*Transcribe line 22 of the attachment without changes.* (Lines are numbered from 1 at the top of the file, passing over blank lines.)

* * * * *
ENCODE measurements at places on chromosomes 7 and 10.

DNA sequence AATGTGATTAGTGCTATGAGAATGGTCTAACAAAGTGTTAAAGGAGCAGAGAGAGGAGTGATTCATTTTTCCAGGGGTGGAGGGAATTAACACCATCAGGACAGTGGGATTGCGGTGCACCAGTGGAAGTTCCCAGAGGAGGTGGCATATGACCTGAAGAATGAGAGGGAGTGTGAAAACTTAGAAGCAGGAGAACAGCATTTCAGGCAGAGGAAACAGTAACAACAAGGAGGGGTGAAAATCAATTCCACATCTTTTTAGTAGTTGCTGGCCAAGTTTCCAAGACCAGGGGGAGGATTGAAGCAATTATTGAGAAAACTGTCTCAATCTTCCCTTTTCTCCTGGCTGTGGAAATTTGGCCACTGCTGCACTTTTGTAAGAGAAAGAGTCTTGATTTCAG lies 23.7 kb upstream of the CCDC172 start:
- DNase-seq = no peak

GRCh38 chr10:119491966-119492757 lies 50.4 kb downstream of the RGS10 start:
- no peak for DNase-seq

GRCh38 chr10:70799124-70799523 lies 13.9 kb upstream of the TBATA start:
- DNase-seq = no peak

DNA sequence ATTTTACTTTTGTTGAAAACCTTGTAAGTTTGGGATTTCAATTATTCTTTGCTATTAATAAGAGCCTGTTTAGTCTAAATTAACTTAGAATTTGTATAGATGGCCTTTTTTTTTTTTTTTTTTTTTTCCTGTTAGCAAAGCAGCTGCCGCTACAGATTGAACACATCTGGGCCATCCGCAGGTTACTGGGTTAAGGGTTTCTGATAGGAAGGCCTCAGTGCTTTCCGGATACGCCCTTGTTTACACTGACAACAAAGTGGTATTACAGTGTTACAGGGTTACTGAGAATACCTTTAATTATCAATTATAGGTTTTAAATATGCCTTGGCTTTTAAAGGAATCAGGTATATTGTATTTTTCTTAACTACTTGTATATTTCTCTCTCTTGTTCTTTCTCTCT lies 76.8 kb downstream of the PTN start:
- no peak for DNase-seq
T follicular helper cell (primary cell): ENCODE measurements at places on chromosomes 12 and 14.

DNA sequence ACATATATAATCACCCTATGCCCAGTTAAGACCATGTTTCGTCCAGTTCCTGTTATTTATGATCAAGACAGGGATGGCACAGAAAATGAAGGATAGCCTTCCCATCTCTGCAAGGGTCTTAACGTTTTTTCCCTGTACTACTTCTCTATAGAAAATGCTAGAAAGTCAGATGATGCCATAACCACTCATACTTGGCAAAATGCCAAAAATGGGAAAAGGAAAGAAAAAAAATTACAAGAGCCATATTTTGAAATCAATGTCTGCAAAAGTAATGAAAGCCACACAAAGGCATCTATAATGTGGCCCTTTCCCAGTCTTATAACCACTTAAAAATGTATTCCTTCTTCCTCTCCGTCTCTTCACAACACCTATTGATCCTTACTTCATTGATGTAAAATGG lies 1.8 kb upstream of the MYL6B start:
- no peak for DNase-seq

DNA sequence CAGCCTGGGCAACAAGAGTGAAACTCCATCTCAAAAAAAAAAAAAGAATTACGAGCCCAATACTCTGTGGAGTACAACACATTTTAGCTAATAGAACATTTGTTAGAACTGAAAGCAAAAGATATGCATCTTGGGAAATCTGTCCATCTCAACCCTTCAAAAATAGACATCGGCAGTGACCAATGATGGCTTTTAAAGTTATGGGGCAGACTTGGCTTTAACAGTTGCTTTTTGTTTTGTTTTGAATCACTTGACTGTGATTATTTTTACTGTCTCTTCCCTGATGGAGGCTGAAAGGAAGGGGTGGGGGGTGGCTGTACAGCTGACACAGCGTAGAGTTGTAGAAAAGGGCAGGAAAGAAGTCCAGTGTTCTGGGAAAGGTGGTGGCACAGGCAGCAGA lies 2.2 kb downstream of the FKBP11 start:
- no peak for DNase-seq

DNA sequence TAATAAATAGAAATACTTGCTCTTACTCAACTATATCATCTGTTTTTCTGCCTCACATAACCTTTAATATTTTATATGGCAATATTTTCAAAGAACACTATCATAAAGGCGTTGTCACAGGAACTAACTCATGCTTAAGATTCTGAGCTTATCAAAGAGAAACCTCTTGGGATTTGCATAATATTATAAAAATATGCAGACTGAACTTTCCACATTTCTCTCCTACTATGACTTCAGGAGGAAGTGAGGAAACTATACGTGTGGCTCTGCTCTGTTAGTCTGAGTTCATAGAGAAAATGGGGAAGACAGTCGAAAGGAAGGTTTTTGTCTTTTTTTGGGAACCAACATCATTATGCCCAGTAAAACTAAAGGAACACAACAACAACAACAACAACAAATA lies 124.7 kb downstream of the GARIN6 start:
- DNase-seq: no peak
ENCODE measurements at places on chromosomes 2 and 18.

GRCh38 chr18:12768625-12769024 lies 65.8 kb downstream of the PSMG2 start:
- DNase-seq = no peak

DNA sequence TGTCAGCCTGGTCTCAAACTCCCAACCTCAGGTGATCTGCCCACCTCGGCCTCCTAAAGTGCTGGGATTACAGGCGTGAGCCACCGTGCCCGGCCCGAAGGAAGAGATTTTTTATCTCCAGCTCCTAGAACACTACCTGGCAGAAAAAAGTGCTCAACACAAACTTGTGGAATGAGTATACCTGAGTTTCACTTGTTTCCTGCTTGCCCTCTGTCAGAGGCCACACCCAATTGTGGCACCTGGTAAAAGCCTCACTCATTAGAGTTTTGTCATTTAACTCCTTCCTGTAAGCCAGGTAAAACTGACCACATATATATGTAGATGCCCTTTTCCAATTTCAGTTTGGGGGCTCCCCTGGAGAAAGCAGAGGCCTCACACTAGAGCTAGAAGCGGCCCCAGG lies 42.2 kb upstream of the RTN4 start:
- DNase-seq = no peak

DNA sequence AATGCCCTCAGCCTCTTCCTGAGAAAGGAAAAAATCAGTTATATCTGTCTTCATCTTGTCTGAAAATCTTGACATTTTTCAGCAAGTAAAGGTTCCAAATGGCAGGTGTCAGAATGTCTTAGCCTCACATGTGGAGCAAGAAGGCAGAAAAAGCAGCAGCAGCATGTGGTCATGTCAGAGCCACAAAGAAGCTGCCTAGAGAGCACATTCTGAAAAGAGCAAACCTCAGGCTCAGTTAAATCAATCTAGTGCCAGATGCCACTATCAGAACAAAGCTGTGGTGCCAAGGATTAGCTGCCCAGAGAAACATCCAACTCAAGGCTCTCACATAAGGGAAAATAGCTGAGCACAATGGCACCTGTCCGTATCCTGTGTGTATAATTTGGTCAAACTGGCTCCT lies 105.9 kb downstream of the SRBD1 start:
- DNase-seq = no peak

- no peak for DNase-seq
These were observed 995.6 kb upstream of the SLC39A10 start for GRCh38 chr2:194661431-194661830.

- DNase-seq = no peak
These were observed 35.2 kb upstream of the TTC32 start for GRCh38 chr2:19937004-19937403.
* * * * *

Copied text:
DNA sequence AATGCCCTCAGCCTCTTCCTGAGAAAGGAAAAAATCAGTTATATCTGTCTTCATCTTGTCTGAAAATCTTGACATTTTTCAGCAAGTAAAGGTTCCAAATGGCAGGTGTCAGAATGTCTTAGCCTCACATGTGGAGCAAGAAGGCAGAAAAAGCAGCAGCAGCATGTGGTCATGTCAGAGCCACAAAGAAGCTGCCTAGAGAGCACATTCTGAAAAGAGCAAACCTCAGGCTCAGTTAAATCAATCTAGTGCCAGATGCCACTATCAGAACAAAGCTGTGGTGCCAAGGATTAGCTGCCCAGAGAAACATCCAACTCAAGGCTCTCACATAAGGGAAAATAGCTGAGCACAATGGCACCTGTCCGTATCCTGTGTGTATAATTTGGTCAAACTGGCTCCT lies 105.9 kb downstream of the SRBD1 start: